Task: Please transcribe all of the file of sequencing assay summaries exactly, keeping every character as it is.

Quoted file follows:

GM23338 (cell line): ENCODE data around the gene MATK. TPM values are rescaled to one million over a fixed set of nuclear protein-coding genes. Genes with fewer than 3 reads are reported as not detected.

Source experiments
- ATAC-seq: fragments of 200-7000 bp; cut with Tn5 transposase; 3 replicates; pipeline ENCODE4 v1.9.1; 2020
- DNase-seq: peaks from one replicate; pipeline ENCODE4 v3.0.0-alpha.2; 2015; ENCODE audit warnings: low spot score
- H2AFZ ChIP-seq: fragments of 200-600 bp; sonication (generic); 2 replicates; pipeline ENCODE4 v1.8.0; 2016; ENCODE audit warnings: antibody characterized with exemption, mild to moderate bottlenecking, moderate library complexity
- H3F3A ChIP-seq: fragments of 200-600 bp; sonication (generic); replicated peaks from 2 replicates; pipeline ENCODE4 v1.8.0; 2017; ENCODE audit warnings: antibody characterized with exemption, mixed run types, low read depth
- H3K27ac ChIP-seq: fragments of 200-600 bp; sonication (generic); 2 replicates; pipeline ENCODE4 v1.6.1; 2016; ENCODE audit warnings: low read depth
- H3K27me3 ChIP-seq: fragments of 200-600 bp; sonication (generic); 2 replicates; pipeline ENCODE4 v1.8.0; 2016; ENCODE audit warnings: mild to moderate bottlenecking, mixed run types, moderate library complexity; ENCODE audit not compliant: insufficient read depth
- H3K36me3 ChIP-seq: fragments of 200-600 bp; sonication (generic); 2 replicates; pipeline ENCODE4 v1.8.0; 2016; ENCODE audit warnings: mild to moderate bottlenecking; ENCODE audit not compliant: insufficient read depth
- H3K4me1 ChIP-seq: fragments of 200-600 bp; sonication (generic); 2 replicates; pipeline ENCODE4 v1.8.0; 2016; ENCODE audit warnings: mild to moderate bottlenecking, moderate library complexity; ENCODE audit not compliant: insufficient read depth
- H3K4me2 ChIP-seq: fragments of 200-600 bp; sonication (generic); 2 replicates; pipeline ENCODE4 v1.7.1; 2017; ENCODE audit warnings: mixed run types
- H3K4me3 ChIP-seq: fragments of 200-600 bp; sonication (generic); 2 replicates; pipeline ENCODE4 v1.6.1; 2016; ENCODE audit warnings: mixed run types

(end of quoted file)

GM23338 (cell line): ENCODE data around the gene MATK. TPM values are rescaled to one million over a fixed set of nuclear protein-coding genes. Genes with fewer than 3 reads are reported as not detected.

Source experiments
- ATAC-seq: fragments of 200-7000 bp; cut with Tn5 transposase; 3 replicates; pipeline ENCODE4 v1.9.1; 2020
- DNase-seq: peaks from one replicate; pipeline ENCODE4 v3.0.0-alpha.2; 2015; ENCODE audit warnings: low spot score
- H2AFZ ChIP-seq: fragments of 200-600 bp; sonication (generic); 2 replicates; pipeline ENCODE4 v1.8.0; 2016; ENCODE audit warnings: antibody characterized with exemption, mild to moderate bottlenecking, moderate library complexity
- H3F3A ChIP-seq: fragments of 200-600 bp; sonication (generic); replicated peaks from 2 replicates; pipeline ENCODE4 v1.8.0; 2017; ENCODE audit warnings: antibody characterized with exemption, mixed run types, low read depth
- H3K27ac ChIP-seq: fragments of 200-600 bp; sonication (generic); 2 replicates; pipeline ENCODE4 v1.6.1; 2016; ENCODE audit warnings: low read depth
- H3K27me3 ChIP-seq: fragments of 200-600 bp; sonication (generic); 2 replicates; pipeline ENCODE4 v1.8.0; 2016; ENCODE audit warnings: mild to moderate bottlenecking, mixed run types, moderate library complexity; ENCODE audit not compliant: insufficient read depth
- H3K36me3 ChIP-seq: fragments of 200-600 bp; sonication (generic); 2 replicates; pipeline ENCODE4 v1.8.0; 2016; ENCODE audit warnings: mild to moderate bottlenecking; ENCODE audit not compliant: insufficient read depth
- H3K4me1 ChIP-seq: fragments of 200-600 bp; sonication (generic); 2 replicates; pipeline ENCODE4 v1.8.0; 2016; ENCODE audit warnings: mild to moderate bottlenecking, moderate library complexity; ENCODE audit not compliant: insufficient read depth
- H3K4me2 ChIP-seq: fragments of 200-600 bp; sonication (generic); 2 replicates; pipeline ENCODE4 v1.7.1; 2017; ENCODE audit warnings: mixed run types
- H3K4me3 ChIP-seq: fragments of 200-600 bp; sonication (generic); 2 replicates; pipeline ENCODE4 v1.6.1; 2016; ENCODE audit warnings: mixed run types